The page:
HUDSON — The tiny faith community of St. Mary of the Angels Oratory on Big Long Lake in northeastern Indiana will celebrate its 75th anniversary on Sunday, July 22.
Secretary and long-time member Mary Bartlett calls it simply “a gathering to celebrate 75 years of being a Catholic institution in this area.”
Following the 9 a.m. Mass that day, a buffet breakfast will be served on church grounds and it is hoped that family members of all generations who have either been members at St. Mary’s or who have attended Mass there during summers at the lake will join the celebration.
There will be plenty of parking, Bartlett says, and golf carts will provide transportation to the gathering area for those needing a lift. “We want all to feel welcome to come,” she says.
It seems appropriate, somehow, that a church in the lake community actually first gathered in a cottage owned by Stanley and Mary Burke in an area called Shady Nook on the lake’s north side. Using a borrowed altar and vestments and other needed items, a Conventual Franciscan friar from Angola, Father Patrick Gauchet, said the first Mass in the summer of 1937.
In 1942, newly ordained Father Gregory Kollros came to the small parish and immediately began raising money to build a church for the burgeoning Catholic population. With help from the diocese and donation of land from the Howe family, construction was begun in late 1948 and Mass was celebrated in the new church in the spring of 1949.
At first, St. Mary’s was a summer mission of St. Joseph Church in LaGrange and was placed under the care of the Franciscan priests at St. Anthony Novitiate in Angola. It was named St. Mary of the Angels to honor the Blessed Virgin Mary.
Over the next several decades, an organ and a tabernacle were secured, religious articles added, and the mission church and grounds kept in excellent repair by scores of dedicated volunteers. Finally, in 1982, St. Mary’s gained its independence from St. Joseph’s and Father John Columban was appointed administrator.
More improvements were added over the years, including air conditioning, a restroom and cry room, a new roof, an entrance deck with a ramp for the handicapped and a garage for the priest’s car. Church festivals dubbed “country fairs” provided recreation and family fun.
By 1999, 80 families were registered, with the 125-seat church overflowing to the outdoors during the summer months and a special Mass was celebrated in June to note 50 years in that edifice.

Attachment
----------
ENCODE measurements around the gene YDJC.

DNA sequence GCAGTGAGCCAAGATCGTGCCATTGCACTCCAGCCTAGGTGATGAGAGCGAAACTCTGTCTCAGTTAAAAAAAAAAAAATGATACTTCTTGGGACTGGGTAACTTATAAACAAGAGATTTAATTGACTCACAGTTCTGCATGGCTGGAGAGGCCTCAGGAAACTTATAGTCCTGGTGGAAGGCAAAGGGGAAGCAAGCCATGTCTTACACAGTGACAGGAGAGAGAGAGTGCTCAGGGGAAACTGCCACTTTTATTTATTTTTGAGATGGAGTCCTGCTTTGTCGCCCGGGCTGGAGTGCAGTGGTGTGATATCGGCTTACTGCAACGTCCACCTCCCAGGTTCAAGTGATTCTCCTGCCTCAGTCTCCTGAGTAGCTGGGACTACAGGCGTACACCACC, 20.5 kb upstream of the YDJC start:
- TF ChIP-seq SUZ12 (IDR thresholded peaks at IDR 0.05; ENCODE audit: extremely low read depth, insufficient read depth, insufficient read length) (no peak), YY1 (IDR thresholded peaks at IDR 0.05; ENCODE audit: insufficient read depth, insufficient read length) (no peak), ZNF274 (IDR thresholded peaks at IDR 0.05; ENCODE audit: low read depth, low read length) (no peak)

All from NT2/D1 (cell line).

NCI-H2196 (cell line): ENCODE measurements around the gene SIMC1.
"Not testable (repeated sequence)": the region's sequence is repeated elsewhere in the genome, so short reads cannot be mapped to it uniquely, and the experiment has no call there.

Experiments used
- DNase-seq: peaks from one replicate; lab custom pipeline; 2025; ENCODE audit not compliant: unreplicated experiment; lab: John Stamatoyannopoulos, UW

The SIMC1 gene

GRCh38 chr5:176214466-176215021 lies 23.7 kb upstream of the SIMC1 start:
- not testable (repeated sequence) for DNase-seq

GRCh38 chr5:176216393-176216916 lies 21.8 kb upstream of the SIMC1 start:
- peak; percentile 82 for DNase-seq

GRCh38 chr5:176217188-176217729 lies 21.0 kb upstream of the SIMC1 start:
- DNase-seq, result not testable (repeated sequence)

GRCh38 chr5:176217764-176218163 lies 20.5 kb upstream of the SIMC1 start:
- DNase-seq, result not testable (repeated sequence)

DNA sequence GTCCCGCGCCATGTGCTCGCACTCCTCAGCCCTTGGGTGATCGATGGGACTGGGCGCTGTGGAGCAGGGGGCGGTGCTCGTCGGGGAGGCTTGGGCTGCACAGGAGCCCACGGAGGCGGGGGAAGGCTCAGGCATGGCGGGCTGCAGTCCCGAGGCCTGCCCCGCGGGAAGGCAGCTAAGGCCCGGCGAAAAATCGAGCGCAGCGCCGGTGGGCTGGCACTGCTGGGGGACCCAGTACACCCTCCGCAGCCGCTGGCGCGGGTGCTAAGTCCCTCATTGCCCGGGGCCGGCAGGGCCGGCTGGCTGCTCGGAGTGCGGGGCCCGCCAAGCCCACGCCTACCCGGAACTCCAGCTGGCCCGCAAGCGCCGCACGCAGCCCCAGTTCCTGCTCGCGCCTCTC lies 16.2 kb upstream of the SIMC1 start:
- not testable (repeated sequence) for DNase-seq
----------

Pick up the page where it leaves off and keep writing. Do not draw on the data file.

But in 2000, the parish council grew concerned about their ability to secure priests and questioned then-Bishop John M. D’Arcy about the future of St. Mary’s. He agreed to allow Sunday Masses to continue but could not promise to assign a priest there due to a shortage of clergy. Franciscan Father Phillip Ley was appointed pastor in 2002 but was transferred to San Damiano Friary in San Antonio in 2004.
Since then, retired priests of the diocese have celebrated weekend Masses, most notably Father James Rose until his recent death, Father Jacob Gall, Father Paul Bueter, Father William Pyle and Father Adam Schmitt. A request from the parish to the bishop to enlarge the church was denied so it remains much the same size as originally constructed.
In 2006, Bishop D’Arcy decreed that St. Mary of the Angels would once again become an oratory or mission church, with no priest assigned, much as it began more than seven decades ago. All church records were transferred to St. Michael the Archangel Church in Waterloo and its pastor, Father David Carkenord, was named administrator.
The current St. Mary’s 70-family church is as active as ever, however, with all duties from cleaning and maintenance to playing the organ for weekend Masses handled by volunteers.
Bartlett says, “We’re not a parish but we don’t know it yet.”
Father Carkenord echoes that sentiment. “We’re running like a parish … the faith is alive and well over there.” Volunteers have stepped right in. “They keep it hopping,” he says.
The Rosary Sodality hosts breakfasts, lunches, dinners and social gatherings for all occasions from graduations to funerals. Parishioners are active in small faith-based groups, attend conferences, conduct CPR classes and honor their priests’ special milestones. Groups like Especially for You cater to seniors, Bible studies groups attract those of all ages and many provide assistance to area food banks.
“We want (the church) to remain a visible sign of our faith,” continues Bartlett. “It’s been the people who love St. Mary’s and want it to thrive and stay healthy.”
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